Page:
Lowe’s, Uber will be delivering flowers to quarantined seniors unable to see family on Mother’s Day.
Lowe’s has partnered with Uber, growers and nurseries to send flowers to quarantined seniors in nursing homes in an effort spread a little joy to those who cannot see their loved ones on Mother’s Day. The company has been calling Uber to deliver $1 million worth of flower baskets nationwide, focusing on the hardest hit areas including Seattle, Boston, New York City, Houston and Miami, among others.
As a result of the effort, the home improvement chain is also helping local flower businesses during the pandemic. The company specifically selected those who have had a significant drop in business or have been forced to close altogether. The pink, yellow, white, and purple individually wrapped baskets will be delivered to more than 500 long-term care and senior living facilities along with a note of appreciation from Lowe’s.
“Mother’s Day is a special time of celebration between mothers, grandmothers and their children, and our hearts go out to the millions of families nationwide who won’t be able to be with their loved ones this year,” Lowe’s executive vice president Marisa Thalberg said. “We hope that these flower deliveries, made possible by our network of local nurseries will bring a spark of joy to the moms and grandmothers in senior housing who may feel alone this Mother’s Day.”
The initiative provides much-need earnings support for Uber drivers.
“Thank you for your generosity in this difficult time and for thinking of us,” said a spokesperson at the Sippican Healthcare Center in Massachusetts. “Lowes brought sunshine to both the residents and essential staff.”
Lowe’s has made a $250 million commitment to COVID-19 relief, and the company recently announced it would be providing a second $80 million special payment to hourly associates still working with protective gear, including face masks and gloves.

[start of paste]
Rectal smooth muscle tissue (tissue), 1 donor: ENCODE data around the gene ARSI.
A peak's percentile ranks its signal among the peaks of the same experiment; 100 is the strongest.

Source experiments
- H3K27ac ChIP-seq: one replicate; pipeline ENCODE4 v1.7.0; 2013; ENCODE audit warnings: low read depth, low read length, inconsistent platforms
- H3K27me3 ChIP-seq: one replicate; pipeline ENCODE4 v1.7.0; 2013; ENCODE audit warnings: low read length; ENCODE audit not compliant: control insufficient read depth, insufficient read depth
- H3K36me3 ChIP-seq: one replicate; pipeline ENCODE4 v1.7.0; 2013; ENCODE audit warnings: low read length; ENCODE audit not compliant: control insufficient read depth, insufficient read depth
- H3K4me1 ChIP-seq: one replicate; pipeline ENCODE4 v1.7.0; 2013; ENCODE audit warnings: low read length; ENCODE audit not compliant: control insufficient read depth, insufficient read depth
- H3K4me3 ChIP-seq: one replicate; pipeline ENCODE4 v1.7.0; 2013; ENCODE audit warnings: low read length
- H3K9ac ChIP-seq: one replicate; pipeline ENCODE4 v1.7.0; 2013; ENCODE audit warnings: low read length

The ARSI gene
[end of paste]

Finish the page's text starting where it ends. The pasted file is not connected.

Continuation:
“The changes we’ve announced today underscore our commitment to associates and our recognition of their unwavering support for our customers and communities,” said Marvin Ellison, Lowe’s CEO and president. “We know how hard associates are working to help us keep our promise to communities that we will be here for them during difficult times. We also remain steadfast in our pledge to continue to evaluate and adjust our operations to meet the evolving guidelines from the CDC and local officials around customer and associate safety.”
Uber’s CEO Dara Khosrowshahi is waiving his base salary for the rest of year while the company has been reduced to significantly reduce its workforce. “Days like this are brutal. I am truly sorry that we are doing this, just as I know that we have to do this,” Khosrowshahi said in an internal communication.
Last month, Florida’s grocery chain Publix’s also announced it would be donating products directly to Feeding America member food banks in the communities it serves. The initiative is expected to include the donation of 150,000 pounds of produce and 43,500 gallons of milk over the next several weeks, and will support the state’s produce and farmers in addition to the families who will benefit.
“As a food retailer, we have the unique opportunity to bridge the gap between the needs of families and farmers impacted by the coronavirus pandemic,” said Publix CEO Todd Jones. “In this time of uncertainty, we are grateful to be able to help Florida’s produce farmers, southeastern dairies and families in our communities.”